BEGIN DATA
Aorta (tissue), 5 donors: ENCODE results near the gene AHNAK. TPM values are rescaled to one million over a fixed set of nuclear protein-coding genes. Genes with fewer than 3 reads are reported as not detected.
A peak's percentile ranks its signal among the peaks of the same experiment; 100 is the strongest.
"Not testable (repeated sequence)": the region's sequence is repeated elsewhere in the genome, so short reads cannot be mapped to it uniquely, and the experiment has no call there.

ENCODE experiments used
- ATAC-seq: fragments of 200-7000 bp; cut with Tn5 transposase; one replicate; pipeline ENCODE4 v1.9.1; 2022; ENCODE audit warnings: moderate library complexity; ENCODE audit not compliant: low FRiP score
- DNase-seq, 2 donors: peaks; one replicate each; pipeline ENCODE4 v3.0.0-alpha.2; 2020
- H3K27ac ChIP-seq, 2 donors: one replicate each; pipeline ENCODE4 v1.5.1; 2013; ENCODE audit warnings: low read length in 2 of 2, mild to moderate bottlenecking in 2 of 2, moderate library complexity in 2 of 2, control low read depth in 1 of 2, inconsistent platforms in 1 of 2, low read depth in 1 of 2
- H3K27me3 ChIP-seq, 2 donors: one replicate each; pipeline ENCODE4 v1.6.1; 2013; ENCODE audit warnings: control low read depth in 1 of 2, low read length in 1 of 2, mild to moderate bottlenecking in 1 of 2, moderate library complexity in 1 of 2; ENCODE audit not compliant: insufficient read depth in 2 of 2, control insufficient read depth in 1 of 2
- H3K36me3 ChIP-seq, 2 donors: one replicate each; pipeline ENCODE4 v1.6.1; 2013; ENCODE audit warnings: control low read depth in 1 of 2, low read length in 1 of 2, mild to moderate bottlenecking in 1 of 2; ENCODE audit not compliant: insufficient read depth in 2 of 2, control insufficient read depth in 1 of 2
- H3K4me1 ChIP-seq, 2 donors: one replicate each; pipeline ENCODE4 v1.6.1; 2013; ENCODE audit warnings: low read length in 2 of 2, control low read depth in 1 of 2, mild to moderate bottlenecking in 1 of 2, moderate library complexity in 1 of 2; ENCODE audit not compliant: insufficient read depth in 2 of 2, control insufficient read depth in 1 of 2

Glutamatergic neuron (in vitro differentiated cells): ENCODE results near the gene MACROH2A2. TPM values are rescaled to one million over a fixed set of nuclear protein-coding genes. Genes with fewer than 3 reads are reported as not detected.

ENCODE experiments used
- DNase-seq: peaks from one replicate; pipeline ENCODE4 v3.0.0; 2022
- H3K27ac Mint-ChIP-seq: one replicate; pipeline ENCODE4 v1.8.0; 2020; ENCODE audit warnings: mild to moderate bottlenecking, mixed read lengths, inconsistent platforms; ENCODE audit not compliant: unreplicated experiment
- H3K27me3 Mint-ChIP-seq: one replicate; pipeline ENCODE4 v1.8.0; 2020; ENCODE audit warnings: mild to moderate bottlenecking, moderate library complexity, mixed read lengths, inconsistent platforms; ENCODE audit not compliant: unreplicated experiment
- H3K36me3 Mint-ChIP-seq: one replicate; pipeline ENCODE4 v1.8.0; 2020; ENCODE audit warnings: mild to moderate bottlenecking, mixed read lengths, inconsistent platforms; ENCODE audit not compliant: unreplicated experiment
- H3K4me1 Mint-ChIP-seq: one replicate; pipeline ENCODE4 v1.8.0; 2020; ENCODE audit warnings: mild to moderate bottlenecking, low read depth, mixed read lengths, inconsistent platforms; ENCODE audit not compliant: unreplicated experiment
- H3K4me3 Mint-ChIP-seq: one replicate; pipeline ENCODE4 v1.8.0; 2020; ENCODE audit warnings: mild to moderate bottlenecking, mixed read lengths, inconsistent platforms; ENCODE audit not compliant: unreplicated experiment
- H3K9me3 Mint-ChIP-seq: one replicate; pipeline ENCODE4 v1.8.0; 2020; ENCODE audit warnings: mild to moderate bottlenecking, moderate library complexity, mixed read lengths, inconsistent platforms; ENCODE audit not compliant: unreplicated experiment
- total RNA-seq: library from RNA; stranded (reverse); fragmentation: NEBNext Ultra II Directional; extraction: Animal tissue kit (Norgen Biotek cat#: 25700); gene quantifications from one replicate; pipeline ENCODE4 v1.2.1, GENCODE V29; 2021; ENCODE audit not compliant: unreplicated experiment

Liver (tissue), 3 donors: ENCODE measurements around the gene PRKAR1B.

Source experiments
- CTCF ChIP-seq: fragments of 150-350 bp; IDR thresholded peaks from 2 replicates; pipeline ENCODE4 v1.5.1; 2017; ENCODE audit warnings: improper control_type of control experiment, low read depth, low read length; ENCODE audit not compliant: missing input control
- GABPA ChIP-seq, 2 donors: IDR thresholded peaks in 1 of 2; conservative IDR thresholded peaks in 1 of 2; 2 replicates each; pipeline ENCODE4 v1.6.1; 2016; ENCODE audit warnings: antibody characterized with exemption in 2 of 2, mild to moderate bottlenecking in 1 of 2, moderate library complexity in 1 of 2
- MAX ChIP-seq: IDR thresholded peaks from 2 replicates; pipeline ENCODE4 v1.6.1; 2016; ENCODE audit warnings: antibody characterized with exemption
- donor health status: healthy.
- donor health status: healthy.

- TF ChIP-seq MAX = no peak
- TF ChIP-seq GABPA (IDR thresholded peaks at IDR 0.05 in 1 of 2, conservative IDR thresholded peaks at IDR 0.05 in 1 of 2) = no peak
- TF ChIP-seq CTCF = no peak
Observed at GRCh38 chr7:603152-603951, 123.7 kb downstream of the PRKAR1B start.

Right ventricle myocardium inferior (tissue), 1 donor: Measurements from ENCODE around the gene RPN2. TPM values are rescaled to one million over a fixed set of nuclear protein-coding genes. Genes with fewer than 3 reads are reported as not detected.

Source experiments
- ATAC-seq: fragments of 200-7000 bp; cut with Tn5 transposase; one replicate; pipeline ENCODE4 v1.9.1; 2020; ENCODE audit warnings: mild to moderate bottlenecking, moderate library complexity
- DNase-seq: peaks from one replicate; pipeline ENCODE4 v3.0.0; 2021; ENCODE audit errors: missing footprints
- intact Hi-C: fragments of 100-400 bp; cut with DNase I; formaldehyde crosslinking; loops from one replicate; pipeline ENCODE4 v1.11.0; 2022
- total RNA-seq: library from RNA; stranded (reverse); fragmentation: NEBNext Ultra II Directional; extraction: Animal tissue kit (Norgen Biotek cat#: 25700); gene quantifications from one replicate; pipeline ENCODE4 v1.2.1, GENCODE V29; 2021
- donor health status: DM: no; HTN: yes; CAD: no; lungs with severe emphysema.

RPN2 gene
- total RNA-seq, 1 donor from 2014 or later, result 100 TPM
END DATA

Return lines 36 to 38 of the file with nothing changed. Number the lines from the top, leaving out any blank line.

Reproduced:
- intact Hi-C: fragments of 100-400 bp; cut with DNase I; formaldehyde crosslinking; loops from one replicate; pipeline ENCODE4 v1.11.0; 2022
- total RNA-seq: library from RNA; stranded (reverse); fragmentation: NEBNext Ultra II Directional; extraction: Animal tissue kit (Norgen Biotek cat#: 25700); gene quantifications from one replicate; pipeline ENCODE4 v1.2.1, GENCODE V29; 2021
- donor health status: DM: no; HTN: yes; CAD: no; lungs with severe emphysema.